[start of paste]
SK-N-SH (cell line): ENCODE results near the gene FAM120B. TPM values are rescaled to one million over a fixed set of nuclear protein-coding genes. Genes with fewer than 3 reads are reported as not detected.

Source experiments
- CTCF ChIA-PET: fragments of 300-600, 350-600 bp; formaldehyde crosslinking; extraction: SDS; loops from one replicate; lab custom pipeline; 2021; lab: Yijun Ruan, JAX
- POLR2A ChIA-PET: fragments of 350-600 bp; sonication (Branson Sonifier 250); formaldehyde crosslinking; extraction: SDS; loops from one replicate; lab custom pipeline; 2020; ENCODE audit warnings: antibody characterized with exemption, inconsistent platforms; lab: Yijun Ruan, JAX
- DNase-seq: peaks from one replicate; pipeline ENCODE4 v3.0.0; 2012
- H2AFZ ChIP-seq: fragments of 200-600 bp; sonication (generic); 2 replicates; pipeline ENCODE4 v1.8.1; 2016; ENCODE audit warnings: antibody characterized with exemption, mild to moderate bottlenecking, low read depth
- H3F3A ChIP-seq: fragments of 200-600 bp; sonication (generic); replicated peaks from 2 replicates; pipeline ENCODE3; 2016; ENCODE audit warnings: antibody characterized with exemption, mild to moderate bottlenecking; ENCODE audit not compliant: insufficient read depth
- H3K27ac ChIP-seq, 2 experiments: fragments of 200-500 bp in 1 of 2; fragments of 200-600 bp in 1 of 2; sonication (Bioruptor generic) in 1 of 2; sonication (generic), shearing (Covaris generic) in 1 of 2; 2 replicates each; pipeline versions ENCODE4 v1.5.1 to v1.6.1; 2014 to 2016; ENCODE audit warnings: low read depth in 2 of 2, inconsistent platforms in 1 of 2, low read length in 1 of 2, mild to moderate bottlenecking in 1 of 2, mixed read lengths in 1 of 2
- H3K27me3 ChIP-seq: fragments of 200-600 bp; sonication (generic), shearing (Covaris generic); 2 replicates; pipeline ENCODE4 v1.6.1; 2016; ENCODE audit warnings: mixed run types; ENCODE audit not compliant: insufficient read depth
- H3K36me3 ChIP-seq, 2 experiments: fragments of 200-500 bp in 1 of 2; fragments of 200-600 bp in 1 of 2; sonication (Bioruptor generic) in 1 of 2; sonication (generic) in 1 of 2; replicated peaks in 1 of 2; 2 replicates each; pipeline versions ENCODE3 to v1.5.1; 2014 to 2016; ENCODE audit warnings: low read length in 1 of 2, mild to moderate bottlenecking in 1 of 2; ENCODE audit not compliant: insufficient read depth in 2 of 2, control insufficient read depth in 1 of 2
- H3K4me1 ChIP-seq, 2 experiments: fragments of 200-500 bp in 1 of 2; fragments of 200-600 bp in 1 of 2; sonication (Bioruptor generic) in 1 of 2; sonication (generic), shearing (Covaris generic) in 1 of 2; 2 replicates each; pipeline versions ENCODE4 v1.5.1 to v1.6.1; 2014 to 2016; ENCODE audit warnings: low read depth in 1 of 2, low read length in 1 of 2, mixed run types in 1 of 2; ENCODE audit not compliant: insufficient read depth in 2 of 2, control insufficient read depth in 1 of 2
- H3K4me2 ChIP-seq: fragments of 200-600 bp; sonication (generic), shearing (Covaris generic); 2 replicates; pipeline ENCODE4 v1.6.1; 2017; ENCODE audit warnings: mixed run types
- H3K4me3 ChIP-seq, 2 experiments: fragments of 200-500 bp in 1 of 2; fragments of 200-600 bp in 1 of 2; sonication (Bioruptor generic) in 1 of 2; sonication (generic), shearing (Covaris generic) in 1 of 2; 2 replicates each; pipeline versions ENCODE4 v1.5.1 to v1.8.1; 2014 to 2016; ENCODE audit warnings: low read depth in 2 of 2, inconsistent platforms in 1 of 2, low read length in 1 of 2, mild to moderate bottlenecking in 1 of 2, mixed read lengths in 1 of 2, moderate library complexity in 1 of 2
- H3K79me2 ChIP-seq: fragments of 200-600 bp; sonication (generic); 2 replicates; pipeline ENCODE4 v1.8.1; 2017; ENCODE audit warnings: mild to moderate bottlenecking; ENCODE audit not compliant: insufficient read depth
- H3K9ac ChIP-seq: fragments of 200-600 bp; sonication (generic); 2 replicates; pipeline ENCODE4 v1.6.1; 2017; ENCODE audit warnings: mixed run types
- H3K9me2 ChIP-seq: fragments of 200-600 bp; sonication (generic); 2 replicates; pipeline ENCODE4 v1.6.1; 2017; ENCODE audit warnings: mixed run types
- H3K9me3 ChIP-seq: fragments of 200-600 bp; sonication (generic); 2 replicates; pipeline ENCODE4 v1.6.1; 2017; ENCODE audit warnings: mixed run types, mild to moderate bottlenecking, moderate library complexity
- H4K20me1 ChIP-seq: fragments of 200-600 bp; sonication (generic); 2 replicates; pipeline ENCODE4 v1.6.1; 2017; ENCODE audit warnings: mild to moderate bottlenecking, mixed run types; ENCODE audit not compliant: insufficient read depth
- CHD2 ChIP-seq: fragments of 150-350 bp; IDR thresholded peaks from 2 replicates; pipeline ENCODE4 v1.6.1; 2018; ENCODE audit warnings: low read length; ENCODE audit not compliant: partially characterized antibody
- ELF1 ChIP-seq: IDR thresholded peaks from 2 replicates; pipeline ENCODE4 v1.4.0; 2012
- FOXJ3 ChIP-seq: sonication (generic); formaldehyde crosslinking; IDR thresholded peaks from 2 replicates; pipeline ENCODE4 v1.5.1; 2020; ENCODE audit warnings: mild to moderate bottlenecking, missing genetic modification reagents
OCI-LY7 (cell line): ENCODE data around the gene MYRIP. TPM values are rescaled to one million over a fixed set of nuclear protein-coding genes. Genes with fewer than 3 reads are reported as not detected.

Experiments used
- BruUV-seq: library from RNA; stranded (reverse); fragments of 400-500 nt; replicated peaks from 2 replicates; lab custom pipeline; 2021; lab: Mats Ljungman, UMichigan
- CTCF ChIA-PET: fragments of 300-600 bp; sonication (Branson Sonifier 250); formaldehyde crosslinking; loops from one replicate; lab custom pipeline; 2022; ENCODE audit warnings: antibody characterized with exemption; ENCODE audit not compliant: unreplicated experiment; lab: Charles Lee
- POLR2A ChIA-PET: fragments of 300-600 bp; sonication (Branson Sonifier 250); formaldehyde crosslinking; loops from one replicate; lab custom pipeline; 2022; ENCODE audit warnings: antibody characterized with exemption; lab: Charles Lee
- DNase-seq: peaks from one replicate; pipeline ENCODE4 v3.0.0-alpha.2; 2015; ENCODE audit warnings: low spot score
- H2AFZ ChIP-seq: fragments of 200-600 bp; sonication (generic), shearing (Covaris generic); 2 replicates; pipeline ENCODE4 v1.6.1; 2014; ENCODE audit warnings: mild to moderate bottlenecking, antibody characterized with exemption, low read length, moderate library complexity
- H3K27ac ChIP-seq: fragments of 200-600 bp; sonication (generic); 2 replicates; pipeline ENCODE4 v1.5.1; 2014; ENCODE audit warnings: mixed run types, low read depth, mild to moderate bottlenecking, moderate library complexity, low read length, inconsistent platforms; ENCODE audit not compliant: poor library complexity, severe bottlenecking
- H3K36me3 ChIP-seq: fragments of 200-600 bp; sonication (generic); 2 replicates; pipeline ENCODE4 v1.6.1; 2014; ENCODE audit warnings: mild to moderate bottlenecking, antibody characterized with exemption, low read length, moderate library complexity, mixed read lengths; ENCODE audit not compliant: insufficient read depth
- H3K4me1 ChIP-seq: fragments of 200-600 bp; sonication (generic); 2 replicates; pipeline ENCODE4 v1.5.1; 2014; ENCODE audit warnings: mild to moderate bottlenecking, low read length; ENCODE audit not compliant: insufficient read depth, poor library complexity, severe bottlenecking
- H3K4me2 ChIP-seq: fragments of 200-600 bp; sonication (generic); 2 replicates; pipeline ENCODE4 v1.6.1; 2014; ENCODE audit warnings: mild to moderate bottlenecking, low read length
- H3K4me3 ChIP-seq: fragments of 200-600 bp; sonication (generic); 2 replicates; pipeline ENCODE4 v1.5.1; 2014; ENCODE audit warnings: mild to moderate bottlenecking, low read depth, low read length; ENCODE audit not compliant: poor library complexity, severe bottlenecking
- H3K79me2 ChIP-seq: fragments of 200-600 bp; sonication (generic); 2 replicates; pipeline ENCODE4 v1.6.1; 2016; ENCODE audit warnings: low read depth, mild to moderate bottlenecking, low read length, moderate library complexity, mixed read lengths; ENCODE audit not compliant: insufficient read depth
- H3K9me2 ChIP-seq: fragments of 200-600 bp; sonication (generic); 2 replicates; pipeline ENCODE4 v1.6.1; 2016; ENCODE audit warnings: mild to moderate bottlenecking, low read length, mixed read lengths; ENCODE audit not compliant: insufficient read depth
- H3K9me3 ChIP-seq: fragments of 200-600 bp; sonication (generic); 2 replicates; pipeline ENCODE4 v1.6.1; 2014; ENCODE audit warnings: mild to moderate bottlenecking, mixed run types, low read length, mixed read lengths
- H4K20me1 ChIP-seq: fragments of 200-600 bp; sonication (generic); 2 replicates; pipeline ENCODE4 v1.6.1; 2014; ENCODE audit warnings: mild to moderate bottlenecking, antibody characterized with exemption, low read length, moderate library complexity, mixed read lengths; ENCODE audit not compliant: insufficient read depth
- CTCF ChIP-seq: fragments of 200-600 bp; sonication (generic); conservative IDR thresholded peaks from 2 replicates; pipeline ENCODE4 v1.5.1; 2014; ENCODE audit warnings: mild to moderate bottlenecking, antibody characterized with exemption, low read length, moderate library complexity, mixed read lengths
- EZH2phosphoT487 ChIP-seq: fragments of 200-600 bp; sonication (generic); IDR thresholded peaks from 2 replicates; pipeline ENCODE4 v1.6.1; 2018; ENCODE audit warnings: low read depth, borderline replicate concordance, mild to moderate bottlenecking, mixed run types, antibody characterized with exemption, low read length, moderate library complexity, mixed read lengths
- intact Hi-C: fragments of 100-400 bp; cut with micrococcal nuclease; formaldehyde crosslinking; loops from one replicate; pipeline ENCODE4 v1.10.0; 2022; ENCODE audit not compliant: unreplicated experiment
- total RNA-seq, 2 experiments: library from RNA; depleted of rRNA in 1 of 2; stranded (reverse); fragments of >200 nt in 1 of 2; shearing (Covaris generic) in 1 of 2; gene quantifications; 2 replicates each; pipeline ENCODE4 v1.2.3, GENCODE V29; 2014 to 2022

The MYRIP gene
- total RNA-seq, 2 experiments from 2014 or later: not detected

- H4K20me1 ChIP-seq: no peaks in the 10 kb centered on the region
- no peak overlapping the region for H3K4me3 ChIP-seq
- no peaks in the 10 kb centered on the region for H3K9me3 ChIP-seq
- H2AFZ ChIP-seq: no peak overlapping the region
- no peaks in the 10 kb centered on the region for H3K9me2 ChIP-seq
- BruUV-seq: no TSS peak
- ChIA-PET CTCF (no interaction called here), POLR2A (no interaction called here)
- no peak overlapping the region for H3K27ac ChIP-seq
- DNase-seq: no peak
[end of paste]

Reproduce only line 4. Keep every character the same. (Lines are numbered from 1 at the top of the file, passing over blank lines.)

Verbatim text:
- POLR2A ChIA-PET: fragments of 350-600 bp; sonication (Branson Sonifier 250); formaldehyde crosslinking; extraction: SDS; loops from one replicate; lab custom pipeline; 2020; ENCODE audit warnings: antibody characterized with exemption, inconsistent platforms; lab: Yijun Ruan, JAX